Tuesday, 28 May 2013

Story Seeds / Writing Tips #13 - Disciplne, Determination and Dreaming

The Seed: It was impossible -- the four small paintings simply did not exist! And yet the snow from the first one seemed to be seeping into my bedroom.
(c) 2013 Ruth Ohi

The Book:  Within a Painted Past  (Annick Press 1994, illustrations by Ruth Ohi, novel ages 8 - 11)

The Writing Tip: It was that single precious hour that I had so carefully carved out of my day with three young children. I was sitting on my bed with pen,paper, tea, cookies,cats and dogs. But my page was blank.
         What was I going to write? If I wanted to be a writer I had to write about something! But I'd tried all my usual tricks to get my pen moving across the page and none of them had worked. Totally fed up with staring at the blank page, I looked up and stared at the blank wall instead.
           That's when the paintings appeared.  They weren't there....but they were there! Four little paintings of the mountains - spring, summer, fall, winter.  The winter one was of a cabin in the woods and the snow was painted so realistically it seemed be falling right into my room.
            At that moment, my whole room seemed to change around me.  I have a white ceiling...but suddenly it was made of dark wood.  The ordinary window behind me was suddenly a gabled window.  And the hallway became a staircase going down.
           I knew it would be a story going back in time.  Hurrah!  I love stories that shift back in history! But almost at the same moment I realized I couldn't write it.  With three young kids, I barely had time to write let alone time to get out of the house and do the research that would be necessary.
          There was no way I was about to lose the moment, however. I quickly wrote four pages of scattered ideas in connection with the paintings.  Four years later, when the kids were all in school and I could get to libraries and museums to gather enough background information to make the story work, I returned to that notebook and wrote the story itself.
     The three D`s of writing: discipline, determination and dreaming. 
      If you want to be a writer, over and over you need to rise to the challenge by always setting aside time to write and by continually refusing to give up -- even if it means staring at a blank wall.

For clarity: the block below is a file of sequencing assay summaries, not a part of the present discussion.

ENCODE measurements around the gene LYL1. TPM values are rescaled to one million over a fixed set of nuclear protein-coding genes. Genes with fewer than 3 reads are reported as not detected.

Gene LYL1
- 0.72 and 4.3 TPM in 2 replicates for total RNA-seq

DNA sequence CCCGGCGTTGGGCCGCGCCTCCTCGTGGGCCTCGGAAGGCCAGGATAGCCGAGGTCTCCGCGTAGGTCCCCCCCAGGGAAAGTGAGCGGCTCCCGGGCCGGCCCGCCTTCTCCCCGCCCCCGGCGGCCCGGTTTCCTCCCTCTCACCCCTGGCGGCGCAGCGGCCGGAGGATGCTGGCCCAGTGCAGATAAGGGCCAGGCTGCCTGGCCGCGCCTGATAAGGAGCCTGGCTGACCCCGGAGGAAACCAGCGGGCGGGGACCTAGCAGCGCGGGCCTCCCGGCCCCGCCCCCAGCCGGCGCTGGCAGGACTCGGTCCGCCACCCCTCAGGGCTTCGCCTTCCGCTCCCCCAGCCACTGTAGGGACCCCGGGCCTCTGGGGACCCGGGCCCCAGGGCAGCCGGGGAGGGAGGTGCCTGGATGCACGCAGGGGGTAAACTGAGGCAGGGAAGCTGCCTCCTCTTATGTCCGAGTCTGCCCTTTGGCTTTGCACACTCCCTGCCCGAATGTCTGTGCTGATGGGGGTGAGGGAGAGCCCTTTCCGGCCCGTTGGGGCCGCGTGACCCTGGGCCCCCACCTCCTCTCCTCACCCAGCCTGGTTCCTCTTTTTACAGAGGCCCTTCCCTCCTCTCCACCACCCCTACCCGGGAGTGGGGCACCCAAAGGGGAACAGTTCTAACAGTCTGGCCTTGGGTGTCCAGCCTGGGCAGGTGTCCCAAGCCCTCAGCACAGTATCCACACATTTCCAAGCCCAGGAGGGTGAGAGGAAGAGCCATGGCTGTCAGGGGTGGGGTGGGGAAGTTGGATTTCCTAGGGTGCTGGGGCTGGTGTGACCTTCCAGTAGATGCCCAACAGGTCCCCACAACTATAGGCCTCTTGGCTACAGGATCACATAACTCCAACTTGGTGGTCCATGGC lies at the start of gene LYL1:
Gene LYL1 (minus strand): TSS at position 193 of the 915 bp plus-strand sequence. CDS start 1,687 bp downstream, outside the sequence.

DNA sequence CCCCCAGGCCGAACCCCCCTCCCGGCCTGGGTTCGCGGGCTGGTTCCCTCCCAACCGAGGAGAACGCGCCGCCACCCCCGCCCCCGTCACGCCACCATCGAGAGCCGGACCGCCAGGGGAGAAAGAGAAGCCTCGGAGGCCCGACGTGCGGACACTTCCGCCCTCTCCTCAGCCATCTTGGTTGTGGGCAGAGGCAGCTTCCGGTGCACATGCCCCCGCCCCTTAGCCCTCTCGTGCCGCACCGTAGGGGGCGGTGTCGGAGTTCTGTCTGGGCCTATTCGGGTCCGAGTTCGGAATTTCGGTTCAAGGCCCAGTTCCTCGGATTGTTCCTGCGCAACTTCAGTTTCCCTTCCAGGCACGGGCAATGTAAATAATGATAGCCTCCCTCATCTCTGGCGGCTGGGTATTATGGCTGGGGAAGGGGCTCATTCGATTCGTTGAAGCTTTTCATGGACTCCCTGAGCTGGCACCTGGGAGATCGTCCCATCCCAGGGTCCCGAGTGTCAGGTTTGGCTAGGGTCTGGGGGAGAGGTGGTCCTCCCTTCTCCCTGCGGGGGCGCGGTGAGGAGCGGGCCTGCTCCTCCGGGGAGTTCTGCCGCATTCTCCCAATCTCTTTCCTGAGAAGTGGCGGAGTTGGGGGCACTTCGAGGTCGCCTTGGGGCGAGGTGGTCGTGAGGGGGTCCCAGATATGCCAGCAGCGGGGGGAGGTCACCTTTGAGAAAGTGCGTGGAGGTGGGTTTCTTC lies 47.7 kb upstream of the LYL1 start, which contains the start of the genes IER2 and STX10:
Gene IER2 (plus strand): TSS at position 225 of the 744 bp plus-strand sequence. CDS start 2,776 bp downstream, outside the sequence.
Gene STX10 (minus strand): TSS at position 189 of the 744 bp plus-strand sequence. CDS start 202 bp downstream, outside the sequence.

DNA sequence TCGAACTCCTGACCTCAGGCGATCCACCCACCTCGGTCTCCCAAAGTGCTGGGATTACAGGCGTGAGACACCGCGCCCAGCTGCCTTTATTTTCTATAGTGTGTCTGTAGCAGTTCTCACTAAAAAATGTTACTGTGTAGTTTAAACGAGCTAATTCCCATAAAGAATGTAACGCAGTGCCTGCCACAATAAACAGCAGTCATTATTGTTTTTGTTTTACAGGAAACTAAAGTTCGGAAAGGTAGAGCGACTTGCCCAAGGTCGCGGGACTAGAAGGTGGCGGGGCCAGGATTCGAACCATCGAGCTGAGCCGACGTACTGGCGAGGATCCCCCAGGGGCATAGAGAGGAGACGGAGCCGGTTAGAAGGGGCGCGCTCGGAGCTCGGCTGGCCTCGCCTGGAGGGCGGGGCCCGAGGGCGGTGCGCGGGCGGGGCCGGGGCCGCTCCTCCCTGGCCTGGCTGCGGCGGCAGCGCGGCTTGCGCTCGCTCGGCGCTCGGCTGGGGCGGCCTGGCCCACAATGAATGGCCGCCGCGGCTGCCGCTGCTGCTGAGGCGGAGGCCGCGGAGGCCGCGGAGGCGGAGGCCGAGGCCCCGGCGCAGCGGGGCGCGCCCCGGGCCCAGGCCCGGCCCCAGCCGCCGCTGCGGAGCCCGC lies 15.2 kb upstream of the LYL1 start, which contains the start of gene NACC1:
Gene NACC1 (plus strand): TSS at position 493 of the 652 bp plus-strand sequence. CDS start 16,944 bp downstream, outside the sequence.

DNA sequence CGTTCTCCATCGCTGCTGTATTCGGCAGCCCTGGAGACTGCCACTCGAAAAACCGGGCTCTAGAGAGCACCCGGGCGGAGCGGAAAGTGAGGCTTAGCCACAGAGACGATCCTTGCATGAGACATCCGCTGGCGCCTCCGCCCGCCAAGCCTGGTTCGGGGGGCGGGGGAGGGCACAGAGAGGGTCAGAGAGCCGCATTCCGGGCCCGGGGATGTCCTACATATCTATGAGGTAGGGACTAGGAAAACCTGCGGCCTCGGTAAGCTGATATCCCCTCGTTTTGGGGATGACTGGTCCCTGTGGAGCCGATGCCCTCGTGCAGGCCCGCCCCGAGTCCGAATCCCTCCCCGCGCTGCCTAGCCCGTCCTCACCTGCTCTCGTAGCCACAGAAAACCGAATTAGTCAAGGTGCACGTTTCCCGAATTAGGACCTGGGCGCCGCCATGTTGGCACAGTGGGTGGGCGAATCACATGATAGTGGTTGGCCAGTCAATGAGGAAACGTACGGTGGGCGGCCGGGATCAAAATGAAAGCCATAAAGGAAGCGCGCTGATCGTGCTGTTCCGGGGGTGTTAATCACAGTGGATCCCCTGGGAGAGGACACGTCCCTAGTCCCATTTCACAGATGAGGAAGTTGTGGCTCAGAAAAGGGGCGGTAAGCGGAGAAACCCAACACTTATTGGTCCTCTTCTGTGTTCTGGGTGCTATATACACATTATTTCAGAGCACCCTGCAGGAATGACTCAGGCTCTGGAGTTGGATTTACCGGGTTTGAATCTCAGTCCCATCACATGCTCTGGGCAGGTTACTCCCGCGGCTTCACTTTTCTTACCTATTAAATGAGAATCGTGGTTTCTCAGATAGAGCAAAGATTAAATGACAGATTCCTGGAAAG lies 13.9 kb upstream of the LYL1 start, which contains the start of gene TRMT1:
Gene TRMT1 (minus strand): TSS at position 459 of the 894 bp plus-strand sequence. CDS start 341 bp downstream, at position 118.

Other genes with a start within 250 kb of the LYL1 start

(c) All Rights Reserved. All blog text(except comments by others) copyright Hazel Hutchins.

Wednesday, 22 May 2013

Story Seeds / Writing Tips #12 - Truth and Fiction

The Story Seed:  My young daughter had recently experienced two incidents that were rapidly letting her know more about the layers of the world: one in which she was unjustly accused of shoplifting and a second that had her thinking about a large fish at a pet store we'd visited.

(c) 2013 Ruth Ohi
The Books: Believing Sophie, illustrated by Dorothy Donohue (Albert Whiteman and Co. 1995)
      The Catfish Palace, illustrated by Ruth Ohi (Annick, 1996)

The Writing Tip:  It was an editor who helped me learn what I needed to know in order to get these two stories to work. She had just picked up Believing Sophie from her desk. I could tell that the manuscript was about to be rejected and it made me sad to think that such an honest story idea wasn't going to make the cut.
     "That's something that really happened," I told her quickly. 
     Her brow furrowed thoughtfully as she looked at it one last time.
     "Perhaps that's what is wrong with it," she commented.
     And handed it back to me.

     The comment puzzled me but I respected my editor hugely (and still do!) and I knew that no comment was ever made lightly. Over the next months I thought about what she'd said.
     What I came up with is this. All my stories are based on "something that really happened" — that's what my current blog entries are all about!  But up to that time, the real life incidents had only been starting points. The stories themselves had been allowed to grow into entities all their own.
     The manuscript she had just rejected, however, had not been allowed to do that. Thinking it would be the best way to capture the sense of what my daughter had experienced, I'd stuck close to the facts. But facts are tricky things. If you let them rule your narrative, the immediacy and emotional connection that are so vital to the entire purpose of "story" can become lost.
     I took a deep breath and stepped back. A picture book story is different in style, language and technique from either a more journalistic piece or from a straight retelling. I needed to remember all the important story elements. Character. Pacing. The right voice. Beginning, middle, end. And a whole lot of other things!
     And I had to be careful that I wasn't a mother writing about a daughter. I had to be an author seeking the heart of a story and telling it well.
     The resulting stories -- while still very much holding the facts at their core -- were richer, stronger and more revealing on all levels. 
      A strong fictional story, no matter how dramatic the original incident, is never as simple as a retelling. It needs to have a life of its own.

     On a side note .... the publishing of The Catfish Palace was the first time I realized that the illustrator and the book designer are sometimes separate people.  Ruth Ohi did the wonderful illustrations. Sheryl Shapiro designed the layout, including notebook paper on the front cover and an envelope on the back, to perfectly complement the story within.
(c) All Rights Reserved. All blog text(except comments by others) copyright Hazel Hutchins.

Wednesday, 15 May 2013

Story Seeds / Writing Tips #11 - Small but Telling Moments 

The Seed: One of the things that totally intrigues me about life is the way in which the big events -- the holidays, birthdays, grand weddings or ceremonial graduations -- are often not what one remembers as being the truly significant times.  The truly "telling" moments, at least in my experience, are often small and intimate. They are touched with mystery and occur when you least expect them. Occasionally  humorous. Definitely many-layered. And always sincere.